Ascension of Our Lord, May 21, 2020, Acts 1:1-11, “A Parting Gift”

“But you will receive power when the Holy Spirit has come upon you; and you will be my witnesses in Jerusalem, in all Judea and Samaria, and to the ends of the earth.”  Acts 1:8 NRSV

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William Shakespeare was right.  In Act 2, Scene 2 of the famous play, “Romeo and Juliet, it is Juliet’s words which are so memorable,  “Parting is such sweet sorrow.”

Haven’t we all experienced the sorrow and the sweetness of parting?  I think of my grandparents saying good-bye to their sons who went off to fight in World War II.  When would my grandparents see them again? I think of parents who send their 18 year old sons and daughters off to college and wonder how they will make it on their own.

That’s the sorrow of parting.

On the other hand, parting brings a sweetness because we remember the love in the relationship we have with those leaving us.  Grandma and Grandpa loved the sons they reared and wanted them not to be in harm’s way.  Parents hug and kiss their children goodbye and wish them the best as they go to college.

That’s the sweetness of parting.

The Day of Ascension in the church year is 40 days after Christ’s resurrection and the reading from Acts describes the parting scene between Jesus and his disciples.  On the one hand, the disciples were sorrowful.  Why was Jesus leaving them especially after all they have been through together for three years?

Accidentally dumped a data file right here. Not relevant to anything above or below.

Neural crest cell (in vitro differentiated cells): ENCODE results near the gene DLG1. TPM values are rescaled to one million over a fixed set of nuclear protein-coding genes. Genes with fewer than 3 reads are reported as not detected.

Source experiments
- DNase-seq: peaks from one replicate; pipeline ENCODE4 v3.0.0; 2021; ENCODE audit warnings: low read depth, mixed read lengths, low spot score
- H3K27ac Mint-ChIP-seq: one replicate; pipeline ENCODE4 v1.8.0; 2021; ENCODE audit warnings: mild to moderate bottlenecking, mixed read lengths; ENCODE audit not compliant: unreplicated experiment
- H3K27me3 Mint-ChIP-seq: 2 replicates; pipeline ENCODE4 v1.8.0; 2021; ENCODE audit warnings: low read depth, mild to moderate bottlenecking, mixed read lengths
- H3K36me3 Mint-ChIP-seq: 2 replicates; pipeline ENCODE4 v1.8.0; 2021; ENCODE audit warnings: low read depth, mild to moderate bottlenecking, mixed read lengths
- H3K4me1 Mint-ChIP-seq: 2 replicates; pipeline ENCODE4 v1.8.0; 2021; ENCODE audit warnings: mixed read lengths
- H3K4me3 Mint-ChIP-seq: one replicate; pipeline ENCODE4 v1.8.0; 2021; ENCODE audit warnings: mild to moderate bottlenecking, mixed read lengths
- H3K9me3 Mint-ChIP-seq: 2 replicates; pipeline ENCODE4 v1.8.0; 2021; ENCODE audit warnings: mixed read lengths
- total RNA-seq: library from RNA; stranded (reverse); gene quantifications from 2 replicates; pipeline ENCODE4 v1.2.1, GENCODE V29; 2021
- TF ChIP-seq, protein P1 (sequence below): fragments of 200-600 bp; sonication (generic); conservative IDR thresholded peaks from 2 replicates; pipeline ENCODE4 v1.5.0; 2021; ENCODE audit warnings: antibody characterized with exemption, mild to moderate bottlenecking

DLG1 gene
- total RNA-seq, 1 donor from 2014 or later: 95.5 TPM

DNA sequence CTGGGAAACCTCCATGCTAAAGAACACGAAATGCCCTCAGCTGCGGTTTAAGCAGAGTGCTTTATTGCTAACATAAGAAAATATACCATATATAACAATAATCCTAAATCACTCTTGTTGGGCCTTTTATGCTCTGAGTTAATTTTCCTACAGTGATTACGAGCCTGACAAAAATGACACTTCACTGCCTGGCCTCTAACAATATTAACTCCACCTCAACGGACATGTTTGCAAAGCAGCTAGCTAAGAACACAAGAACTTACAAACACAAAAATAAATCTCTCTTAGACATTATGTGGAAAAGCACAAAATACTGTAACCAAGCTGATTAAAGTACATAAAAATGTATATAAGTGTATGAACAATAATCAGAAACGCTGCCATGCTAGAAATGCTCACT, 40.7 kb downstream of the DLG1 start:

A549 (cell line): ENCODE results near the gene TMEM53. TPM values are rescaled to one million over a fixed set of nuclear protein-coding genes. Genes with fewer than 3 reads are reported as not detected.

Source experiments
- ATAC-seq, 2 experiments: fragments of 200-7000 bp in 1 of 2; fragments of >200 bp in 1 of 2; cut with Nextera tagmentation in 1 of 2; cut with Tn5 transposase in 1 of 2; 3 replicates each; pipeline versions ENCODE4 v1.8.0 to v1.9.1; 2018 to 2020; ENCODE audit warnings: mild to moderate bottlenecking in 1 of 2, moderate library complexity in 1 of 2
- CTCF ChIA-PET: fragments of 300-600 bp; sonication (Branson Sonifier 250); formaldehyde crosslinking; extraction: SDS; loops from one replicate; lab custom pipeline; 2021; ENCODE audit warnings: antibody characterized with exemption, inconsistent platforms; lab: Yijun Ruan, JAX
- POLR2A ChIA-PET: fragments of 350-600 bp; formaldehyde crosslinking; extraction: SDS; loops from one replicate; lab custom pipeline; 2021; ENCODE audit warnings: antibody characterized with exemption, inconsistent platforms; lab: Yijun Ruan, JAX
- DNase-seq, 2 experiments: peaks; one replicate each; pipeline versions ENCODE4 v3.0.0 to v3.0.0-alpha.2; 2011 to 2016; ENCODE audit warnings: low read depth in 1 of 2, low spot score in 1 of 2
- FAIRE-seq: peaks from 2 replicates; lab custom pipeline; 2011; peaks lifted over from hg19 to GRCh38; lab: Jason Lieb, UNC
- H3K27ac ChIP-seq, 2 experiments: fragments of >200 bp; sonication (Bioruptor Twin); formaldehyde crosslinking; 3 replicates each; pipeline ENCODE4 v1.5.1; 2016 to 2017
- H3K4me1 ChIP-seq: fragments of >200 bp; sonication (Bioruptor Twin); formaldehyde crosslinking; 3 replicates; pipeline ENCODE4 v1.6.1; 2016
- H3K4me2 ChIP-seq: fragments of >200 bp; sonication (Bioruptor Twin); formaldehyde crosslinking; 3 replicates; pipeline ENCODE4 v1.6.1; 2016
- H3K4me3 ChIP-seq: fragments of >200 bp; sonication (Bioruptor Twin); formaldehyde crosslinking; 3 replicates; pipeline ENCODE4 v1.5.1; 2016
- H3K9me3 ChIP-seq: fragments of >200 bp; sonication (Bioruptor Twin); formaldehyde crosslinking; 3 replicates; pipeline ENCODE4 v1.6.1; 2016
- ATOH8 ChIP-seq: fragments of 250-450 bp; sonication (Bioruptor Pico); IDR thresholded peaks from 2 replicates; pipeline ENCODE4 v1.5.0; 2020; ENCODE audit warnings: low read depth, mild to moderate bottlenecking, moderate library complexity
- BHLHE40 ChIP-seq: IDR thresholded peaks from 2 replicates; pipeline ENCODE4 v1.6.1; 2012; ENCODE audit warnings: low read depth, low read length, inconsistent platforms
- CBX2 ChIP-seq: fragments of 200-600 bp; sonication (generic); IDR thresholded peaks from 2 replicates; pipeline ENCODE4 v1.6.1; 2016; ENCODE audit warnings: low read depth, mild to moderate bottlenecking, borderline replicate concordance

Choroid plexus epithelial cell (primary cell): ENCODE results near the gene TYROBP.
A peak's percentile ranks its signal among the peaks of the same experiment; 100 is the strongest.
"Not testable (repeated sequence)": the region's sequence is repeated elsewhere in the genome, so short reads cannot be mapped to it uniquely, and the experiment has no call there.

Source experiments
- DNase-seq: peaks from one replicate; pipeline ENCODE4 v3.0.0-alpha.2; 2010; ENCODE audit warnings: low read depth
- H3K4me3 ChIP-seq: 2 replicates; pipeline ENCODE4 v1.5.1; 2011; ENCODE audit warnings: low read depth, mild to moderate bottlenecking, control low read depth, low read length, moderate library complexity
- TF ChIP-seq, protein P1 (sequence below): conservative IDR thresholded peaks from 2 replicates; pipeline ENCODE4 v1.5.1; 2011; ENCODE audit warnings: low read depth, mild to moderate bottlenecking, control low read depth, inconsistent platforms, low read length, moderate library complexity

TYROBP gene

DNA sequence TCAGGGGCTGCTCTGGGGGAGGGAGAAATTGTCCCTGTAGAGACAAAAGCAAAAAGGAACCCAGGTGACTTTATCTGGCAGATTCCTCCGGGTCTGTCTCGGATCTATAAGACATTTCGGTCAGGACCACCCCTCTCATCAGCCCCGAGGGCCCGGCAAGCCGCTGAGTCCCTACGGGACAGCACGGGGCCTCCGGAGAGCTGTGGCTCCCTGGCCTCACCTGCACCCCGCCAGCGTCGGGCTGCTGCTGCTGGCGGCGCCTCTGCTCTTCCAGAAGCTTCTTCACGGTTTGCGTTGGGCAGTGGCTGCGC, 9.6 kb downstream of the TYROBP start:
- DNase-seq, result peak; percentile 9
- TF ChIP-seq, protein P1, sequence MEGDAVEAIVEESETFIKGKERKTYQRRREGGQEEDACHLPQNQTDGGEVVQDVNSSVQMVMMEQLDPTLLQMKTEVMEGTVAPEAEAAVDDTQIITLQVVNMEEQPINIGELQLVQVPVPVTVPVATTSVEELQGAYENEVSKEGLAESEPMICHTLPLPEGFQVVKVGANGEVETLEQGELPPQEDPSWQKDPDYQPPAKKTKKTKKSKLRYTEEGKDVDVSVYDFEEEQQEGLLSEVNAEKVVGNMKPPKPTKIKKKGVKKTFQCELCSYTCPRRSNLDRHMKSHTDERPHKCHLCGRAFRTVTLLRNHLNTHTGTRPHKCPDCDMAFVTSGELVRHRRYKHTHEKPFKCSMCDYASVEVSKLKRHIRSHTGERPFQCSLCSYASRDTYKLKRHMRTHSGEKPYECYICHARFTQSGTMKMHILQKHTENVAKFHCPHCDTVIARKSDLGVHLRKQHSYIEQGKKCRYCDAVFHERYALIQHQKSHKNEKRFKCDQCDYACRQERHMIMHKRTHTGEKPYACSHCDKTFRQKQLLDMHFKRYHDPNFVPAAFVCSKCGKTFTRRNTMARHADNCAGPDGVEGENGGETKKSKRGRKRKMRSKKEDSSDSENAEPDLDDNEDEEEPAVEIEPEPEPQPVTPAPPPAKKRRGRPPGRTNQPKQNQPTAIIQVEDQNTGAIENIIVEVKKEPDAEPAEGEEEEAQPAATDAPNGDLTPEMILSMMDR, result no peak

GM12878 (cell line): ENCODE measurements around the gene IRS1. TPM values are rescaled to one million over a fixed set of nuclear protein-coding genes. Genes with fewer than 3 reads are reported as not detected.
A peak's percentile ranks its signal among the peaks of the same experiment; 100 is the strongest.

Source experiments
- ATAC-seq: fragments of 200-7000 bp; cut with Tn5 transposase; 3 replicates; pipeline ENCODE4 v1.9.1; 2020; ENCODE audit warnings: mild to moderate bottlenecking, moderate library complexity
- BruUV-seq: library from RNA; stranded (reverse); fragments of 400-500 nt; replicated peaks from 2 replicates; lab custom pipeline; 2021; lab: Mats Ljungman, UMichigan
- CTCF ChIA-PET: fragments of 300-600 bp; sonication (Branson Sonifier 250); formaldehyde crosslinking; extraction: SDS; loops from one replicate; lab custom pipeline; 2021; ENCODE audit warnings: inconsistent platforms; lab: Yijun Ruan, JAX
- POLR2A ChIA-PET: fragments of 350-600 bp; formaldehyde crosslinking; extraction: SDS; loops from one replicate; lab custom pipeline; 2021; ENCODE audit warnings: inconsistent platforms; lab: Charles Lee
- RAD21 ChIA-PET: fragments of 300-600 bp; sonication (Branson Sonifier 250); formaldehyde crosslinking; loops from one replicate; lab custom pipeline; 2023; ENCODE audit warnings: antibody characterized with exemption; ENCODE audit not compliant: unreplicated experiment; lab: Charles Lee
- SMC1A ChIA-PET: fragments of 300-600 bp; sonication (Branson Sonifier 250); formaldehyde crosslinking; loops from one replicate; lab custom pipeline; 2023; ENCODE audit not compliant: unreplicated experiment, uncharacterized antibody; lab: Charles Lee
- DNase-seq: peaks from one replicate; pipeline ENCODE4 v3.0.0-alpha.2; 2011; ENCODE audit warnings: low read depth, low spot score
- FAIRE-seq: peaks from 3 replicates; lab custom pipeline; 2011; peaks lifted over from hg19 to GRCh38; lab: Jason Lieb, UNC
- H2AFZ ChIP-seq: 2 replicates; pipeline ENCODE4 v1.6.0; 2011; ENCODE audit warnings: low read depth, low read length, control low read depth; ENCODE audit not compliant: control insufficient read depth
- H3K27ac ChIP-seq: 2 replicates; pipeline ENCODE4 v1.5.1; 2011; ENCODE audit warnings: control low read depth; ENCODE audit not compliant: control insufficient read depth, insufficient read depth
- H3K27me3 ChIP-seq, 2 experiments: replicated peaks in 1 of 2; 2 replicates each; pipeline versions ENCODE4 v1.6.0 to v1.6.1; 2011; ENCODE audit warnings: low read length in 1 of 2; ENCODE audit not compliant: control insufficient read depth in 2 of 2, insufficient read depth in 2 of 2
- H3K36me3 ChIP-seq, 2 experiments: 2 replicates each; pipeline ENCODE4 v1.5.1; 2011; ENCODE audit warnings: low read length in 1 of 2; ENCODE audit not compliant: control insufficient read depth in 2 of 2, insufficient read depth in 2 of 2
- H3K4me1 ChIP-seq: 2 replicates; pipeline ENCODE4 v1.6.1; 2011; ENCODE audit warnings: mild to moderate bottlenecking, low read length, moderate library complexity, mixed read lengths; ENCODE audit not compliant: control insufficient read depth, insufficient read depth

Jesus taught them about the grace of God’s Kingdom.  They saw him heal the blind, the lame and the deaf.  He saved them when the wind and waves on the sea brought fear of losing their lives.  He sent them out with the power to heal in God’s name.  He washed their feet in a moment of humility.  He shared a Passover meal with them which they would never forget.  They knew of his ugly death on the cross and were filled with hope and joy when he appeared to them in his resurrected scared body in that locked room.

Oh, the sorrow of seeing Jesus leave them!

But before Jesus ascended into heaven to sit at the Father’s right hand, Jesus gave his disciples a parting gift.  It wasn’t a bag full of coins to refill their treasury.  It wasn’t a secret message to know how to gain wealth and fame.  And it wasn’t an army waiting to do battle against Rome and its oppressive power.

Jesus gave them what he had promised – the gift of the Holy Spirit.  It was this divine gift to empower the disciples to be witnesses to God’s love through Jesus the Messiah to the ends of the earth.  Now that was the best gift the disciples could ever have.  The Holy Spirit gave so many gifts to them, to us and to the world.

Oh, the sweetness of that parting gift!

In his “Small Catechism,” Martin Luther wrote that it is the work of the Holy Spirit to “call, gather, enlighten, sanctify, and keep us in the one true faith?  Doesn’t that cover it all for our relationship to Christ?  From start to finish the Holy Spirit is present in our lives with good gifts.  From our baptisms into Christ until our funerals when our baptismal journeys on this earth ends, the Holy Spirit is our constant guide and spiritual companion.  Who could ask for anything more?  What a sweet parting gift from the ascended Lord!